(New York) The trial of the alleged perpetrator of an attack on a Pittsburgh synagogue, the deadliest against Jews in United States history and for which he faces the death penalty, began on Monday in full swing of anti-Semitic acts in this country.

The proceedings in federal court in Pennsylvania (northeast) will only begin once a jury has been selected to try Robert Bowers, 50, on 63 counts.

This driver, who pleads not guilty, is accused of having perpetrated these murders aggravated by the qualification of anti-Semitic act.

Before that, he had posted racist, anti-Semitic and anti-immigrant messages on a far-right social network.

Then-President Republican Donald Trump had publicly called for the death penalty for Bowers, a request followed up by the Justice Department and upheld after Democratic President Joe Biden was elected.

Three years after Mr. Biden’s campaign commitment to abolish the death penalty at the national level, this trial will revive in the United States the debates around this supreme punishment still practiced in many American states.

As early as 2019, the Pittsburgh federal prosecutor indicated he would seek the federal sentence for Robert Bowers, citing his “lack of remorse” and “hatred and contempt” for Jews.

On October 27, 2018, he broke into Pittsburgh’s “Tree of Life” synagogue, armed with three pistols and a semi-automatic assault rifle.

He opened fire and killed 11 people, including a 97-year-old worshiper, in the middle of a Shabbat ceremony in a historic Jewish neighborhood in Pittsburgh, committing the bloodiest attack against Jews in the United States.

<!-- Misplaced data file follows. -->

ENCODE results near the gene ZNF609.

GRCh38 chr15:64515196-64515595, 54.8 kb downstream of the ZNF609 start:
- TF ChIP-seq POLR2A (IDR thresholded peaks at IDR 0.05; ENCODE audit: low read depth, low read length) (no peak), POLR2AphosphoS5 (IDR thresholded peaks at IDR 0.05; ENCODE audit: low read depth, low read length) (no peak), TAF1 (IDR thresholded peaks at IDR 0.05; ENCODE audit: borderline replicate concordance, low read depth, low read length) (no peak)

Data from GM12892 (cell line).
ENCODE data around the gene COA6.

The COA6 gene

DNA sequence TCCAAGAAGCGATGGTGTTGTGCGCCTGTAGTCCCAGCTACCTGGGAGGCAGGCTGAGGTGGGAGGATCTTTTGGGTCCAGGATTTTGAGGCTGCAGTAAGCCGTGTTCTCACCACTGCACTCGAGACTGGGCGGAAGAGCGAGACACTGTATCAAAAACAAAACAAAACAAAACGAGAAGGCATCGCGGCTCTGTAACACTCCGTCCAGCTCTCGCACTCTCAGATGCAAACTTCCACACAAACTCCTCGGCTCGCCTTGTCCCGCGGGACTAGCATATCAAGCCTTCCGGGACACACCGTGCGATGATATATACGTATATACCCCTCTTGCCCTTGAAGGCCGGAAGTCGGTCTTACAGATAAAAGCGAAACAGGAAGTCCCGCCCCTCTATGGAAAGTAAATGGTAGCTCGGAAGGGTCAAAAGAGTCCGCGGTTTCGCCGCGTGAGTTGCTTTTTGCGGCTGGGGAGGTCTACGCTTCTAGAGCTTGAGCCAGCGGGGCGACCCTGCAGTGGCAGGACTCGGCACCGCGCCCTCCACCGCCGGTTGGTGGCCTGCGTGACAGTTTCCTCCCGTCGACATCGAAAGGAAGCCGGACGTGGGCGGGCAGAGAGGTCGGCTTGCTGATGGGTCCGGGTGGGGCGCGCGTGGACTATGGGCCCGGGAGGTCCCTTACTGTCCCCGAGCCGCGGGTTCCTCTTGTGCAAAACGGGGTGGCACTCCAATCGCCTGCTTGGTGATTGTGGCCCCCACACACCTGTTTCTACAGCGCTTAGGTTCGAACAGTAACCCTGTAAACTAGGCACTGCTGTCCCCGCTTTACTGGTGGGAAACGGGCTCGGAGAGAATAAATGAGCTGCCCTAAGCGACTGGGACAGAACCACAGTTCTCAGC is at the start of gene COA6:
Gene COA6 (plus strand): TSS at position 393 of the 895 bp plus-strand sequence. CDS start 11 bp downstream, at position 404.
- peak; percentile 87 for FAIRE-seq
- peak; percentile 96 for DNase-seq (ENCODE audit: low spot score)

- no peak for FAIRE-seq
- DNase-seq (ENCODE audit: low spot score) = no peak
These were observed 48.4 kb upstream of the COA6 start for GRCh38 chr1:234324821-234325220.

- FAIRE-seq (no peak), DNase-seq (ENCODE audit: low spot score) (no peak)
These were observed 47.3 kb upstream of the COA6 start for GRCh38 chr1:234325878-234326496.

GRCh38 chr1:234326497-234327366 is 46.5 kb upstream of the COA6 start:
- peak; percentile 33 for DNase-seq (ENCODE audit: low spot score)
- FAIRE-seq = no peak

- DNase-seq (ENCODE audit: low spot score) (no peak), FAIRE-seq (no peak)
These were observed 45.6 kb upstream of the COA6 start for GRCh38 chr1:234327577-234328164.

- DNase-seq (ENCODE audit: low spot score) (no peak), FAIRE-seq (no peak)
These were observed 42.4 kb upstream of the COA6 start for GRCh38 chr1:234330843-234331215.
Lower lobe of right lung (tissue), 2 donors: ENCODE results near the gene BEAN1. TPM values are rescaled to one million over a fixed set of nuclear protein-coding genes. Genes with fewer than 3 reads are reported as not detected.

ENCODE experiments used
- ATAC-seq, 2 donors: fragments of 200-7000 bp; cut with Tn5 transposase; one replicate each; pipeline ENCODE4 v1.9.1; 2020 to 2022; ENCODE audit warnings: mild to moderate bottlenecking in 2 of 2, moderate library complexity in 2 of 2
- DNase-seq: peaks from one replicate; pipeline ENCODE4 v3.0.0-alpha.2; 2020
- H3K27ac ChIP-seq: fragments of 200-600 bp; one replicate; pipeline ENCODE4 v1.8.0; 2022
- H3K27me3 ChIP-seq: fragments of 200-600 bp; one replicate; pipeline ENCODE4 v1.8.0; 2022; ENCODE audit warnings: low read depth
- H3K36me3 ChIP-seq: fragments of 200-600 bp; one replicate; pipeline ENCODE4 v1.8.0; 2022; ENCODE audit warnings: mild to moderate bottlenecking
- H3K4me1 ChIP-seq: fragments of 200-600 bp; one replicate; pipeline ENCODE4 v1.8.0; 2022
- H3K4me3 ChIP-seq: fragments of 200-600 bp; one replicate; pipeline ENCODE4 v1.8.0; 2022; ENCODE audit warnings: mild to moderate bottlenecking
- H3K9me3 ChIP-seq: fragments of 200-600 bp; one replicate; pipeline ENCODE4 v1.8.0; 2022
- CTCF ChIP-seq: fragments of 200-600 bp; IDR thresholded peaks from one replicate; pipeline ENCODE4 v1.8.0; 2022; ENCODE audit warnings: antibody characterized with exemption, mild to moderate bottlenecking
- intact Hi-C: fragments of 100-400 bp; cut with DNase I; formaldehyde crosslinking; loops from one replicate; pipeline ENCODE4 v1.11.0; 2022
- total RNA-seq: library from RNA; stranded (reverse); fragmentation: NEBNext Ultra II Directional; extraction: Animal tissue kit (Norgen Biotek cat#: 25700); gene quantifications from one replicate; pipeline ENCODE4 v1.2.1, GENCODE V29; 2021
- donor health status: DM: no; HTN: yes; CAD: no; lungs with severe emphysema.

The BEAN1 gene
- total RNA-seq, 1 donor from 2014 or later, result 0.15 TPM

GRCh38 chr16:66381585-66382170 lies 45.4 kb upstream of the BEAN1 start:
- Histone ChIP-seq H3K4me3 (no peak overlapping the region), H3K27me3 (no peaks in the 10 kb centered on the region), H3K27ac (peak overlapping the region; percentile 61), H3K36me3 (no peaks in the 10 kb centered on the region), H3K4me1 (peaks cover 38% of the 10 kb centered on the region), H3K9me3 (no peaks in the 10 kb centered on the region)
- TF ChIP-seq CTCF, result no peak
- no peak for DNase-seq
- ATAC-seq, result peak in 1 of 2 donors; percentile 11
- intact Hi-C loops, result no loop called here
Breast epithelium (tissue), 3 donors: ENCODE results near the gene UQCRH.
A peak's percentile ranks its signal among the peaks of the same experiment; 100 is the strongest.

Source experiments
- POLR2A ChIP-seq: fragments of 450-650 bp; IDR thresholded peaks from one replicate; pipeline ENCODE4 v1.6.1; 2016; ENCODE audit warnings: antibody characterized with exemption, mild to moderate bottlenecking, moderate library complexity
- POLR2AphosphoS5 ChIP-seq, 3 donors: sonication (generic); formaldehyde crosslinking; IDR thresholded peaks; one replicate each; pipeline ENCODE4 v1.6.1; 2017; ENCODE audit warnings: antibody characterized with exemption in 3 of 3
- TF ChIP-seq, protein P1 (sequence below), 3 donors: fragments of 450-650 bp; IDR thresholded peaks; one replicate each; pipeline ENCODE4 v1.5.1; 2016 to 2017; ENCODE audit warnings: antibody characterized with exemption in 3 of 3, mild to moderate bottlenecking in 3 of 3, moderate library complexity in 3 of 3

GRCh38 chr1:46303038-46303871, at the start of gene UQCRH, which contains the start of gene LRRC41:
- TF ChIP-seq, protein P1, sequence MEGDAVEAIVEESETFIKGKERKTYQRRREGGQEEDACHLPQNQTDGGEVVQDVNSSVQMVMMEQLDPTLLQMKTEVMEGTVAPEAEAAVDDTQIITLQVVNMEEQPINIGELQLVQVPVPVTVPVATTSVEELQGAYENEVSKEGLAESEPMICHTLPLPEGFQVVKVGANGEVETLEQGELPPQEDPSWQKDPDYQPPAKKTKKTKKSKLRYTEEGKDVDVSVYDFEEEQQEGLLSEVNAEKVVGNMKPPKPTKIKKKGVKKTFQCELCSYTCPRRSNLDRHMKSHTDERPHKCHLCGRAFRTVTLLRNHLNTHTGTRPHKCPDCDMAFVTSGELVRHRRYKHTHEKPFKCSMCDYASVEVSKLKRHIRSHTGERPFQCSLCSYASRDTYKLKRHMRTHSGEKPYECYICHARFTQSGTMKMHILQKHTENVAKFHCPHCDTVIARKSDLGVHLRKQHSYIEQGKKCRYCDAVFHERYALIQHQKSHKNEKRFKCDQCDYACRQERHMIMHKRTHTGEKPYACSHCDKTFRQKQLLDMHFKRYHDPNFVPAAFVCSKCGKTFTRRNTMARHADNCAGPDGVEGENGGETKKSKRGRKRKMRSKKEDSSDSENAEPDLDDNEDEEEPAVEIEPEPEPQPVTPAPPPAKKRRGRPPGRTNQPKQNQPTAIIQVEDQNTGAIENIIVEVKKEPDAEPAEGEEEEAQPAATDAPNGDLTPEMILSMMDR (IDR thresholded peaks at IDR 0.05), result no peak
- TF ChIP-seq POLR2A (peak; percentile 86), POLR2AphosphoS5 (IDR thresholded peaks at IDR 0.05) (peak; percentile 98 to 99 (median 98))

This country has the most Jews in the world after Israel.

In 2020, according to the Pew Research Center, there were some 5.8 million adult Jews in the United States, whether religious or not, in addition to 2.8 million adults who claim a parent. Jewish.

This trial, whose selection of jurors could take weeks, opens in a context of surge in racist and anti-Semitic acts in the United States, at their highest in 30 years, according to statistics from the federal police, the FBI, quoted Monday by the Washington Post.

According to the American organization for the fight against anti-Semitism Anti Defamation League, this country had experienced a record number of 2,717 anti-Semitic acts in 2021 (assaults, verbal attacks, material damage, etc.), an increase of 34% over one year. .

In 2022, this association counted 3,697 anti-Semitic acts (36% over one year), unheard of since 1979, according to the Washington Post.

And last year, according to the American Jewish Committee (AJC) last year – one of America’s oldest Jewish advocacy organizations – “39% of American Jews changed their behavior out of fear of experience anti-Semitism, including taking steps to conceal their Jewish identity,” while “24% reported being the target of anti-Semitism.”

The American federal authorities have made the fight against anti-Semitism a priority.

Doug Emhoff, husband of US Vice President Kamala Harris, and a Jew, called in December to combat an “epidemic of hate” in the United States.

In November, the FBI issued alerts about threats against synagogues in the state of New Jersey, near New York.

A Briton had taken four people hostage at a Texas synagogue before being killed in the police assault in January 2022.

And six months after the attack in Pittsburgh, in April 2019, a young man claiming to be anti-Semitic shot dead a woman and injured three people in a California synagogue.